I read the e-mail as a coach’s pregame rant.

She’s coaching “social skills,” her troops have a game tonight, and she doesn’t think they are quite ready to play – “so far.”  She seems to have put a lot of work into organizing and policing the week’s events and wants tonight’s “dry” mixer with the matchup fraternity to be a success.

She’s getting her players ready to perform at their best.  Love – Bobby Knight style.  No different from a music director, platoon captain or coach of a sports team.  These girls may see her as a leader because she’s helping them develop interpersonal skills that we all need.  She’s willing to call them out for bad behavior and pleads for them to:

1.  Show no disrespectful behavior to the people with whom they plan to socialize.  Don’t get caught up trying to impress someone with social plans so much that you make others feel rejected.

2.  Make sacrifices and bind together as a fun-loving group that everyone finds desirable.  Show up with the right attitude, ready to have fun.

3.  Support the team you’re on and cheer for it.  People want to be part of a cohesive group.

4.  Promote sober co-ed socializing.

5.  Act in ways that make people like you.  See 1, 2,  and 3 above.

No matter how you read it, she wants her troops to succeed and emphasizes what that means – everyone showing up at tonight’s event with their game faces on and ready to play.  She cares about them and understands that the reputation of the group depends on how they project themselves externally.

She is comfortable communicating with them in crude terms because she trusts them and feels it’s the best approach for venting her frustrations and anxieties while eliciting what she considers appropriate social behavior.  In the dark ages, my college friends and I found profane rants enjoyable.  I have no doubts that hers was well within the boundaries of acceptable behavior internal to the sorority.  She’s betting those not yet fully committed to the mixer will respond to the rant by showing up with their game faces.  She’s probably right – her troops will not disappoint.  She’ll get results that most others, including myself, cannot.

When the sorority sisters socialize successfully at the “dry” mixer, they’ll gain respect for themselves, not lose it.

She closes the e-mail by noting that some people might consider it offensive.  She clearly expects that nobody in her chapter will take it that way or identify with the “awkward” behaviors described.

She trusts them so much that she’s blind to the risks of sending the e-mail.

Then Judas tosses her under the bus, sending the e-mail to an internet site and she’s forced to resign.  It’s not clear if Judas is a sister or someone outside the sorority that a naïve sister trusted with the forwarded e-mail.

It’s also not clear whether the sister’s saw the love in the e-mail that the author may have intended.  Many outside the chapter see it as abusive.  I don’t think you can make the call unless you are in the chapter and are intimately familiar with their behavioral standards and norms.

The next time you enjoy a nice concert, watch a team-based sporting event or read about military actions realize what it takes to get people to work together for a common goal.  For many, it means having a coach in your face willing to point out mistakes, develop grueling practice routines and ask for more effort – passionately.  It’s hard to lead and motivate.  People respond in different ways.  Lots respond positively to the “tough love” shown in this e-mail.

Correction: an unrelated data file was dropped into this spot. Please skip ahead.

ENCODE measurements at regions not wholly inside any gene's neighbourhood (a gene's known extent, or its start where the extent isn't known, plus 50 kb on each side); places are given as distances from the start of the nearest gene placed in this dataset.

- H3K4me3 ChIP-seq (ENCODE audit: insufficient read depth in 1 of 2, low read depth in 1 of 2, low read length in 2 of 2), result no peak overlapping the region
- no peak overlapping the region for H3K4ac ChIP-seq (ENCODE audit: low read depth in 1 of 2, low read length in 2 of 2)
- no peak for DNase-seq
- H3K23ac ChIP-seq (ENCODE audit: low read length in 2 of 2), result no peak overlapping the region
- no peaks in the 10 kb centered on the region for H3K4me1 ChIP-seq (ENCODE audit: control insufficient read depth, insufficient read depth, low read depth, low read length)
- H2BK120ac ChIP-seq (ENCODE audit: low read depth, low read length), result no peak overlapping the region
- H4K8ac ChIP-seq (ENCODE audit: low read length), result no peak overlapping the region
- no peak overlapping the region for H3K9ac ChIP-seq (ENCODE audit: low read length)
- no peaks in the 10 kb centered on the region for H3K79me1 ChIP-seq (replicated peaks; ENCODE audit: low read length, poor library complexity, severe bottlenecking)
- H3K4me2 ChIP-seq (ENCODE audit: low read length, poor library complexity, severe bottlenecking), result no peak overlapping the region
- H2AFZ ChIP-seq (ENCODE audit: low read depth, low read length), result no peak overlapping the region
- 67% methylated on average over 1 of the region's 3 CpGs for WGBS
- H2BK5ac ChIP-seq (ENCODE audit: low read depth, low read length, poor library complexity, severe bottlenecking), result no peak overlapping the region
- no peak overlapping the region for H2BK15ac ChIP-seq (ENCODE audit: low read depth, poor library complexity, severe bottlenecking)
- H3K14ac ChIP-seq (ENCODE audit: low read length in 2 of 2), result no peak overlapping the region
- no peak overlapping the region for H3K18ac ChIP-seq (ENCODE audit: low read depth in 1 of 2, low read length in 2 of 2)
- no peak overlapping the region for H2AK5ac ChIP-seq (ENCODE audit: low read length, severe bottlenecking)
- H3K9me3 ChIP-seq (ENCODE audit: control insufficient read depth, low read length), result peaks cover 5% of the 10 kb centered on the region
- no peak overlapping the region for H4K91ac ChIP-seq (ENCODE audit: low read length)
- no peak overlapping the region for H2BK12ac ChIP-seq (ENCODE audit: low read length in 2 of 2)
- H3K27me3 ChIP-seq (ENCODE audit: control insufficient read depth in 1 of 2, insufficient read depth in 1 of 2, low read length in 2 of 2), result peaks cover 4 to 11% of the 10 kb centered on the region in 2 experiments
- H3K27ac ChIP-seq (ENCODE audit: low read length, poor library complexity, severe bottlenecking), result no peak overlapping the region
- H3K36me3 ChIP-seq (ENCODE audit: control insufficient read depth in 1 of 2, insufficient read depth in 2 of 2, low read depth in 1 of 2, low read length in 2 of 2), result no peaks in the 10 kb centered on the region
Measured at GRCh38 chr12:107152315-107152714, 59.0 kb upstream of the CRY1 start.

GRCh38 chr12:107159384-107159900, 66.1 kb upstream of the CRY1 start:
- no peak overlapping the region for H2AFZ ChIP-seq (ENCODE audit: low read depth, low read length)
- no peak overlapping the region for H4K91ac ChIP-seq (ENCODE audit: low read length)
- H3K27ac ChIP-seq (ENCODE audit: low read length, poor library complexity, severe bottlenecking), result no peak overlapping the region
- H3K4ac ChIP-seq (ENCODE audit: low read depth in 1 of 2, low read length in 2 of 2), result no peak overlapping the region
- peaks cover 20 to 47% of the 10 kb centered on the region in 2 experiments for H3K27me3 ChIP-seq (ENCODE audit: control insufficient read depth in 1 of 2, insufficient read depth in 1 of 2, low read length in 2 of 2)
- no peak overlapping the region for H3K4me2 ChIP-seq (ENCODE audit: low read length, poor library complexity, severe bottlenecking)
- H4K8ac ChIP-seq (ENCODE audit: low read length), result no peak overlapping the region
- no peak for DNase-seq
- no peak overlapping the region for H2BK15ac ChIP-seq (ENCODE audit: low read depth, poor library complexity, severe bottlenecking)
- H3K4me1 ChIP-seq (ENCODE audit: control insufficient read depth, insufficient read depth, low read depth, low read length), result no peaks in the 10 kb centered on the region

Looking back, I needed a “social skills” coach willing to confront me every time I engaged in destructive interpersonal behaviors.  Is there any better way to learn and grow?  I stayed away from the fraternities and rarely encountered anyone who confronted me about my destructive social behaviors.

This e-mail prompted my first serious reevaluation of my decision not to participate in Greek life in over 30 years.  I never realized what the Greeks might have to offer.

I’m still puzzled about why they punted the chapter president and disavowed the e-mail in a public statement instead of providing some context and owning it.  In the statement, they contend that the “email should not be depicted in any way as standard or routine or tied to any official sorority voice.”  This just doesn’t pass the snicker test.  Seems like it will be difficult to convince potential recruits that the sorority will support them when they screw up.  Somebody at the national headquarters needs to reflect on the sister’s point about the importance of knowing what team you’re on and supporting it – even when they exhibit a bit of poor sportsmanship.

If I had written the e-mail, I hope I wouldn’t feel ashamed of it.  She doesn’t appear to call out identifiable individuals for “awkward” behavior.  Everybody knows that college kids can be profane.  By my reading, she seems to be caring rather than abusing.  I would give her the benefit of the doubt until I got the truth from the chapter sisters who should have been responsible for punting in the unlikely event that it was necessary.

In terms of crisis management and public relations, governance mechanisms failed not only this chapter but also the entire fraternity.  An opportunity to explain Greek system values to outsiders was lost and a public relations disaster for the sorority ensued.  Fear triumphed over love. I hope that the game isn’t over.  Maybe cooler heads will see reality and love will prevail in the end.

Edit 4 May 2013 10:50 EDT:  Some references to the sorority girl acting as chapter president have been removed.  It’s not clear to me what leadership roles she played within the chapter.

Edit 21 May 2013 14:35 EDT:  Picture changed from Wisconsin fans to Ohio State fans.